In an age of television detection in which crimes are often investigated using the most sophisticated technological and psychological tools, and solved by painstaking analysis of the tiniest minutiae of evidence, it comes as something of a surprise that the most striking death in this novel is one that is never officially classified as a crime. But whereas The Black Tower has most of the hallmarks of a conventional murder mystery - including a group of interconnected characters in a remote, encl ...more
Apr 20, 2015 Kaila rated it it was ok  ·  review of another edition
I can't recall whether it was The Black Tower or a different book by P.D.James which was recommended to me among a sea of other "crime" books that should absolutely be read by anyone who likes the genre.

Perhaps it was a different book. I hope it was a different book. It's more than possible I was merely unlucky in picking up The Black Tower as my first book to read by P.D.James. I'd prefer it to be that way.

You see, I wasn't overly impressed by The Black Tower. Indeed, I put down the book with a
Aug 25, 2015 Rosemary rated it it was ok  ·  review of another edition
P. D. James is an excellent writer and a clever plotter, but this mystery moves far too slowly. Only one or two of the characters (not counting Father Baddeley) is the least likeable and most of them are quite repugnant. Perhaps James was laying out varying sorts of evil behavior--from unkindness to jealously to getting even to exploitation to blackmail to murder--for us to observe, and gradually showing us why and how these actions came about, and they did contribute to the plot, but I found mu ...more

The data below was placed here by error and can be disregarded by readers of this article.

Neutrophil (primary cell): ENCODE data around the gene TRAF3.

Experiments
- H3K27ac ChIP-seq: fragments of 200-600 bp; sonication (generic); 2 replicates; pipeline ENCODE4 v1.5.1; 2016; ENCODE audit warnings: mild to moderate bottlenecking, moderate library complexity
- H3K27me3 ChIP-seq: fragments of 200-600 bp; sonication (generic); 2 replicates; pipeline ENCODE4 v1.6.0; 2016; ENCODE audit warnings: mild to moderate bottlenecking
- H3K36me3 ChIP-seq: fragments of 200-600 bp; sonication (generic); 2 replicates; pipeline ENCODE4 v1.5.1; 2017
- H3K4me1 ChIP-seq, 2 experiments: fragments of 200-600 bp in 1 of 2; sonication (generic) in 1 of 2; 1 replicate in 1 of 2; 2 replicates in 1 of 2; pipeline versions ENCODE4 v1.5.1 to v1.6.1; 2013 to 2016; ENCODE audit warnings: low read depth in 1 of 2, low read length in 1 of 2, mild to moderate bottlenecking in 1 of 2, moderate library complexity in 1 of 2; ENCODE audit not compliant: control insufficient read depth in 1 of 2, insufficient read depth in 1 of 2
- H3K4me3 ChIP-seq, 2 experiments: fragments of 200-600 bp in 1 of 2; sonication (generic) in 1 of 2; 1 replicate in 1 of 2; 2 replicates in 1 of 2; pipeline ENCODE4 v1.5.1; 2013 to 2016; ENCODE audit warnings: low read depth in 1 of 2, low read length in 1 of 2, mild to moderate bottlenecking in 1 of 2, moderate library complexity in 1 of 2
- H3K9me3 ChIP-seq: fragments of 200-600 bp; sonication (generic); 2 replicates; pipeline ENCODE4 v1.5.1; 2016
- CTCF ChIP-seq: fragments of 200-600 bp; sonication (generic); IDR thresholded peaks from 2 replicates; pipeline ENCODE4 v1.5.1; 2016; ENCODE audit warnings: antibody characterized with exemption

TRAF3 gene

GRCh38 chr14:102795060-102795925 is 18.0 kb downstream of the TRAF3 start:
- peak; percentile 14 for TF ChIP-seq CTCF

Nov 02, 2012 Liz rated it it was ok  ·  review of another edition
Shelves: mystery-uk
I usually like PD James but I just could not get into this one. Too many characters whose relationships were not made clear, and none of whom were memorable enough that I could remember who was who. I powered through, and honestly, even the last 20 pages were a bit torturous. I'll come right out and say it- I didn't really care what happened, and just sort of skimmed it just to be able to feel like I had finished the book.
Ana Bolox
Dec 19, 2014 Ana Bolox rated it really liked it  ·  review of another edition
Una nueva novela de la recientemente(y desgraciadamente para sus aficionados, como yo) fallecida, P. D. James, en la que un grupo heterogéneo de personajes se mueve a la sombra de una institución sanitaria especializada en patologías degenerativas.

Un rosario de muertes aparentemente naturales sorprende a Dalgliesh cuando nuestro policía acude a visitar a un viejo amigo, sacerdote que fue ayudante de su padre, y lo encuentra muerto. Con la permanente sospecha por parte de Dagliesh de que no hay n
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P. D. (Phyllis Dorothy) James was the author of twenty books, most of which have been filmed and broadcast on television in the United States and other countries. She spent thirty years in various departments of the British Civil Service, including the Police and Criminal Law Department of Great Britain's Home Office. She served as a magistrate and as a governor of the BB
More about P.D. James...

Other Books in the Series

Adam Dalgliesh (1 - 10 of 14 books)
  • Cover Her Face (Adam Dalgliesh, #1)
  • A Mind to Murder (Adam Dalgliesh, #2)
  • Unnatural Causes (Adam Dalgliesh, #3)
  • Shroud for a Nightingale (Adam Dalgliesh, #4)
  • Death of an Expert Witness (Adam Dalgliesh, #6)
  • A Taste for Death (Adam Dalgliesh, #7)
  • Devices and Desires (Adam Dalgliesh, #8)
  • Original Sin (Adam Dalgliesh, #9)
  • A Certain Justice (Adam Dalgliesh, #10)
  • Death in Holy Orders (Adam Dalgliesh, #11)